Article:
Rosa Gallica and Mama Mia

where such as Rosa Gallica and Mama Mia continue to splash their colour.

Hydrangea

Hydrangea Swinging Sixties is another plant in a pot,

Linaria and valerian

opposite which Linaria and Valerian vie for space in the Oval Bed.

My final trip up the garden was via the Phantom Path to join Jackie taking a break on the decking. There I passed the Cryptomeria Bed with its clematis, geranium palmatums, and hot lips; a penstemon in Margery’s Bed; a planted pot on the corner of the Gazebo Path; and Florence sculpture with her basket of bacopa.

This evening we dined on Jackie’s delicious chicken jalfrezi and splendid special fried rice. She drank Hoegaarden and I didn’t.

 

 

Hot Chocolate And Hot Lips

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It was another mark of progress this morning when I wandered around the overcast garden while Jackie was out shopping. I didn’t imagine I might have to be rescued in some way.

Wedding Day rose has begun to bloom on the Agriframes Arch spanning the Brick Path.

The diagonal view from the Heligan Path towards the greenhouse features Hot Lips and the clematis now blooming over the Phantom Path.

The arch over the Dead End Path, from which can be seen the Rosa Glauca in the patio, supports Compassion rose and scarlet runner beans.

Astilbe and campanula Samantha flourish in the West Bed.

Poppies, heucheras, and clematises vie with roses in the Rose Garden.

Bee flying to yellow bottle brush

Here, a bee sets its sights on one of the yellow Bottle Brush plants’ blooms.

Hostas and erigeron

The sun having put in an appearance this afternoon, and a hosta in the front garden having caught my eye, I ventured out again.

Geraniums

Jackie has replaced the pansies in the stone tubs on the wall with bright geraniums.

Fuschia Delta's Sarah

Fuchsia Delta’s Sarah thrives in the triangular bed beside the wisteria arbour;

Petunias and diascias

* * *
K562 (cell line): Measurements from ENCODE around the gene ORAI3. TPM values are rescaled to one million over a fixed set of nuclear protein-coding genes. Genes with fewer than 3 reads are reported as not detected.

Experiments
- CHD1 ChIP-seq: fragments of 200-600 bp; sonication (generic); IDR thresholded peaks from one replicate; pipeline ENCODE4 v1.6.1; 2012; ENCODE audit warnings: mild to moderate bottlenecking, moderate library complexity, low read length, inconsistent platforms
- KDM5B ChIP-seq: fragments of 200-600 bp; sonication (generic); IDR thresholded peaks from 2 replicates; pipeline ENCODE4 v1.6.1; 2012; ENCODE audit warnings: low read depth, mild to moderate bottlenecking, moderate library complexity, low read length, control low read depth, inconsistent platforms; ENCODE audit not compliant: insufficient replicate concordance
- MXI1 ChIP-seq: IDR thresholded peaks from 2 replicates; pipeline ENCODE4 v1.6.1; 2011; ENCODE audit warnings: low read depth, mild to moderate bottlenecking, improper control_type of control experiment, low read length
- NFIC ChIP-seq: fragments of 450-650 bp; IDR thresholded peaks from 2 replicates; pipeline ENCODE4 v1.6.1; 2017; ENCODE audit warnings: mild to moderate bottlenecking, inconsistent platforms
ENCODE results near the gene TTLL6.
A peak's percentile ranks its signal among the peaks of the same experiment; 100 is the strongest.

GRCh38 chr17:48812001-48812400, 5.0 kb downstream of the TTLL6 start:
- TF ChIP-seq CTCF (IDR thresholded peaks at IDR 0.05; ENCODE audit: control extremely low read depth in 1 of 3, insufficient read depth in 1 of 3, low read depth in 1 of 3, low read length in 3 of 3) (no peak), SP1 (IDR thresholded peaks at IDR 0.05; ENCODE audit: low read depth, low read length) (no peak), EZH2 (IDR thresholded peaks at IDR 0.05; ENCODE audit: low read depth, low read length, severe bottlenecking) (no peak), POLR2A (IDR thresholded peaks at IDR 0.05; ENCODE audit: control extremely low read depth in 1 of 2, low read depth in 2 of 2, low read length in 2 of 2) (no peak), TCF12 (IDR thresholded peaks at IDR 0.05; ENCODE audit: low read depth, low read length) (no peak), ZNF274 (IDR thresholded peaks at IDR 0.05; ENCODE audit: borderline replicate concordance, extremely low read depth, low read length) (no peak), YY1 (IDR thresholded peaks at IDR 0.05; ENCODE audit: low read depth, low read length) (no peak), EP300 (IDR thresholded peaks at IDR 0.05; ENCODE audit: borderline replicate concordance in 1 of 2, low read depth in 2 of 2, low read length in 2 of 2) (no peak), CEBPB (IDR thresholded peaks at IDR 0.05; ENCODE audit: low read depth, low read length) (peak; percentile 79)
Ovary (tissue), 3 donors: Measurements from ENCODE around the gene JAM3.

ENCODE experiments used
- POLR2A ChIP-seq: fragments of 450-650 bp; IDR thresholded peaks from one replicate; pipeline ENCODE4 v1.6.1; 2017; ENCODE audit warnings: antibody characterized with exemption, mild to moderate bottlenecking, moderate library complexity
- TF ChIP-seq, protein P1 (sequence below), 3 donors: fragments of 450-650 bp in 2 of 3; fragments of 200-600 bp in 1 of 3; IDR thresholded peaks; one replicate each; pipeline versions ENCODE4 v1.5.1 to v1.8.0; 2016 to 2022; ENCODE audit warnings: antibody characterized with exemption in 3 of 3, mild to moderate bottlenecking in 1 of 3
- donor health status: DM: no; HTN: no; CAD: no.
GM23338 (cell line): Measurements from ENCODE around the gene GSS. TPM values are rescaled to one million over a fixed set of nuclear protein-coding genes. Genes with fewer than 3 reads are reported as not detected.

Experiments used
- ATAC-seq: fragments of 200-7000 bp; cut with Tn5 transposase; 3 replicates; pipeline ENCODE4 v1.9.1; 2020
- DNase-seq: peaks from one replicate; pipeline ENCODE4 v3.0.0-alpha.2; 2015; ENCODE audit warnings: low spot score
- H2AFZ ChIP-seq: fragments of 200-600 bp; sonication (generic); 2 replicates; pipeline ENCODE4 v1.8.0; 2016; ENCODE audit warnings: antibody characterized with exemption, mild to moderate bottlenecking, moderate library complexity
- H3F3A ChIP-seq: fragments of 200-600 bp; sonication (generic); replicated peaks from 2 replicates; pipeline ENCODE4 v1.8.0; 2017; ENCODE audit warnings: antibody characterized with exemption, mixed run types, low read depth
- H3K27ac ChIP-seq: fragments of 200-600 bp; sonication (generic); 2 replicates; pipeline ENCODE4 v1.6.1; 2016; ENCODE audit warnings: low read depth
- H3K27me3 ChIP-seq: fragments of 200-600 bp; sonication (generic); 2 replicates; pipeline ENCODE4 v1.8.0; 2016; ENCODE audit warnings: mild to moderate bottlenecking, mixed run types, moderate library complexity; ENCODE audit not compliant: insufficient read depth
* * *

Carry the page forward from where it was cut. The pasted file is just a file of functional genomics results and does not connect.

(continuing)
almost black petunias are set off nicely by pink diascias in a pot beside the Kitchen Bed;

and these hanging baskets on the kitchen wall contain diascias, lobelia, and bidens.

This evening we dined on our second helpings of yesterday’s Forest Tandoori takeaway meals.

Down The Garden

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Patio

As it began to rain whilst they were finishing the painting yesterday, Clare and Andrew had placed the garden chairs under the wisteria arbour. This morning, Aaron carried them to the patio.

The day was overcast. Jackie and Aaron spent the morning on garden maintenance, now at its most pressing. Aaron also filled his truck with our pruning and clippings. From the patio I continued on a perambulation with the camera.

I took my usual route along the Kitchen Path, passing the rose campion planted in front of the lysimachia firecracker with feverfew to the left.

At the corner by the iron urn, in view of the geraniums and verbena in a planter above the Dragon Bed with its pink snapdragons and prolific marigolds,

I made my way along the Brick Path, past the grass patch with its bed of bright pink begonias,

taking a rest on the Westbrook Arbour bench, and looking down the Phantom Path to sculpture Florence. Penny Lane is making her way up the Gothic Arch, opposite clematis Star of India.

Campanula persiciflora

The campanula Persiciflora stands at the south end of the Brick Path, beneath the dead snake bark maple.

It normally takes me quite a while to make inroads into a new book. “Pilling Always Pays’, by Thomas Armstrong, which I finished today, was no exception. My post-operative lethargy probably contributed to this, but I did also think that the author’s painstakingly thorough method of introducing his cast of characters may have played a part. Nevertheless, I will not hold this against him, for he proceeded to tell a carefully crafted story with numerous apparently disparate strands skilfully knitted together in the final pages. The setting was a provincial town in 1936, with its closely interwoven upwardly mobile community.  In ‘Auntie Ivy And Sir Edmund Hillary’ I featured what I had found inside my copy.

This evening we dined on succulent roast chicken, new potatoes, crunchy carrots and cabbage, and moist ratatouille, with flavoursome gravy.

 

Presentable For The Camera

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This morning I wandered round the garden with camera and crutch, but no perch. I began with the patio, and its hanging baskets and planters. The bed and breakfast sign was a Christmas present from Becky and Ian; the basket at its base, Jacqueline’s birthday present to Jackie.